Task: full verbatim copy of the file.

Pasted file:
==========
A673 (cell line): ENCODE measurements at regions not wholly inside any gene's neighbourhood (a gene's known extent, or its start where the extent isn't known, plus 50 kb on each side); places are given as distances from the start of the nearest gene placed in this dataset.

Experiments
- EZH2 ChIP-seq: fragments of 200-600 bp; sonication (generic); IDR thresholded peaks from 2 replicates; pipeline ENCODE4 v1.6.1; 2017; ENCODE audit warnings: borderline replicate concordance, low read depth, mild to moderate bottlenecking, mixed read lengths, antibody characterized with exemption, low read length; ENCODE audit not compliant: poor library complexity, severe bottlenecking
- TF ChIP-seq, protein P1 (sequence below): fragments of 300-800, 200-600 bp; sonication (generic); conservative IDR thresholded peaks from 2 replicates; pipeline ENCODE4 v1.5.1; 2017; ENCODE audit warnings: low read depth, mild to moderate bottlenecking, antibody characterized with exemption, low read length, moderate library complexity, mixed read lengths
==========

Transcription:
A673 (cell line): ENCODE measurements at regions not wholly inside any gene's neighbourhood (a gene's known extent, or its start where the extent isn't known, plus 50 kb on each side); places are given as distances from the start of the nearest gene placed in this dataset.

Experiments
- EZH2 ChIP-seq: fragments of 200-600 bp; sonication (generic); IDR thresholded peaks from 2 replicates; pipeline ENCODE4 v1.6.1; 2017; ENCODE audit warnings: borderline replicate concordance, low read depth, mild to moderate bottlenecking, mixed read lengths, antibody characterized with exemption, low read length; ENCODE audit not compliant: poor library complexity, severe bottlenecking
- TF ChIP-seq, protein P1 (sequence below): fragments of 300-800, 200-600 bp; sonication (generic); conservative IDR thresholded peaks from 2 replicates; pipeline ENCODE4 v1.5.1; 2017; ENCODE audit warnings: low read depth, mild to moderate bottlenecking, antibody characterized with exemption, low read length, moderate library complexity, mixed read lengths